Yemen Violence: Over 540 Killed in 2 Weeks
Damage caused by fighting in Abyan Governorate, southern Yemen. Photo: OCHA/Eman (file)
The violence in Yemen continues to wreak havoc upon the country’s civilian population and restrict humanitarian access to those most in need amid a spate of aerial attacks and ground incursions, the United Nations (UN) reported Monday.
In the last 24 hours alone, says the UN, air strikes aimed at halting rebel activities have hit the Yemeni cities of Aden, Al Dhale’e, Sana’a, Sa’ada, Al Hudaydah, and Hajjah Governorates killing at least eight civilians, according to information provided Monday by the UN Office for Coordination of Humanitarian Affairs (OCHA) and the press.
At the same time, clashes are continuing in the country’s south as Houthis and Government forces battle in Aden and Ma’ala, where a number of civilian targets have reportedly been destroyed including four residential buildings and a number of bridges connecting two major roads from Aden.
The situation in Yemen has been rapidly deteriorating since the country formed a new Government in November 2014 aimed at ending a period of political turbulence and bringing about a full transition towards democracy.
The country continued to be plagued by violence and political demonstrations despite UN efforts to bring about a peaceful political resolution.
While terrorist attacks and human rights violations are happening at an alarming rate all across the world, the UN has failed miserably in finding peaceful solution to any of the conflicts. The UN Secretary-General and other top UN officials are doing nothing to stop terrorism and other crimes except issuing statements which are utterly useless and meaningless.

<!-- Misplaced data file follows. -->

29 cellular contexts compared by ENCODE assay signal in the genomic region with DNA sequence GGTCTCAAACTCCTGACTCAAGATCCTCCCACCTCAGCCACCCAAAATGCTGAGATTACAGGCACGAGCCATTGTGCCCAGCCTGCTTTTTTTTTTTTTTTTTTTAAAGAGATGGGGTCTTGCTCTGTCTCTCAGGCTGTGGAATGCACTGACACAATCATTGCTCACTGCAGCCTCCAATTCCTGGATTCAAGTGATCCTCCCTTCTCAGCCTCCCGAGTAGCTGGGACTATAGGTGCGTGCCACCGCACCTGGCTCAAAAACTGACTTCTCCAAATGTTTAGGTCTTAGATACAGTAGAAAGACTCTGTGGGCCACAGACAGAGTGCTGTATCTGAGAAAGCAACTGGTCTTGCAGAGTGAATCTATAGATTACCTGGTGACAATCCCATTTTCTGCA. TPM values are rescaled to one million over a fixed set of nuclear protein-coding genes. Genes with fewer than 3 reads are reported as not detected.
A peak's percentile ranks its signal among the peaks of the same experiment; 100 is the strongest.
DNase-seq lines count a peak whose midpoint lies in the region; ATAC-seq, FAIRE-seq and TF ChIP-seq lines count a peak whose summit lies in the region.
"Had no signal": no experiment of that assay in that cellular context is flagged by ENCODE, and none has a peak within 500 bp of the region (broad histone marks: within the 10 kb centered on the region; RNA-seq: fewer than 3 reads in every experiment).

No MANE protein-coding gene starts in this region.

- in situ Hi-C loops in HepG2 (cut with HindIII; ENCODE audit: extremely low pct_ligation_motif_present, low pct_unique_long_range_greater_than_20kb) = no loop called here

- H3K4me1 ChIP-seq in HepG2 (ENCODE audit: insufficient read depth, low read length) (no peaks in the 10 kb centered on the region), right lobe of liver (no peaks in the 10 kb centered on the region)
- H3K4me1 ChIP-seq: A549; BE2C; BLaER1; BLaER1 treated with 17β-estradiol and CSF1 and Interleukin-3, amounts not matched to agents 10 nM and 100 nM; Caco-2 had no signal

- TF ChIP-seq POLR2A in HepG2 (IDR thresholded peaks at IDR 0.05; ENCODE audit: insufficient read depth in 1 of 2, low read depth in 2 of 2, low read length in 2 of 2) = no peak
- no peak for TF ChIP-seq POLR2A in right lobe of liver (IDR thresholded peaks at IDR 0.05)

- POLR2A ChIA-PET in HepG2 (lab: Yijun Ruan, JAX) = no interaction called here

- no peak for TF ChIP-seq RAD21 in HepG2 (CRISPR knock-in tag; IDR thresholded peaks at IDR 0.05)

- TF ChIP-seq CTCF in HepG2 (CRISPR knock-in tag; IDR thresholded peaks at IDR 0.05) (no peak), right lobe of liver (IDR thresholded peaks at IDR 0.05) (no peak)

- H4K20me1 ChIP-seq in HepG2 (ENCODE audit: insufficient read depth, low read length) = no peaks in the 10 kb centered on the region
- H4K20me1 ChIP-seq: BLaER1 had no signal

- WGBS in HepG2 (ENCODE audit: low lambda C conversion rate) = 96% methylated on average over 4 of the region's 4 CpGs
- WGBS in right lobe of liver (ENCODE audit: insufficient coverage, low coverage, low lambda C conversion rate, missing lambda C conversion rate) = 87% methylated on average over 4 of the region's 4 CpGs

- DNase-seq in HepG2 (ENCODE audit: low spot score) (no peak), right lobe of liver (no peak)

In the given situation, the UN member countries must challenge the role of this intergovernmental organization and stop financing it. All the funds given by the member states are being squandered by the UN which is now overstaffed with unskilled officials. Believe me, UN has lost its relevance.
As the fighting has ratcheted up in intensity, the World Health Organization (WHO) released Monday its estimates suggesting that more than 540 people have been killed and some 1,700 others wounded by the violence in Yemen since 19 March.
Meanwhile, the UN Children’s Fund (UNICEF) has voiced concern about the escalating number of child deaths in Yemen due to the hostilities.
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At least 74 children are known to have been killed and 44 children maimed so far since the fighting began but the figures, UNICEF said, are “conservative” and the UN agency believed that the total number of children killed is much higher.
UNICEF reported that its teams were on the ground working to provide families with safe water and essential health services while also prepositioning therapeutic food and oral rehydration salts for young children.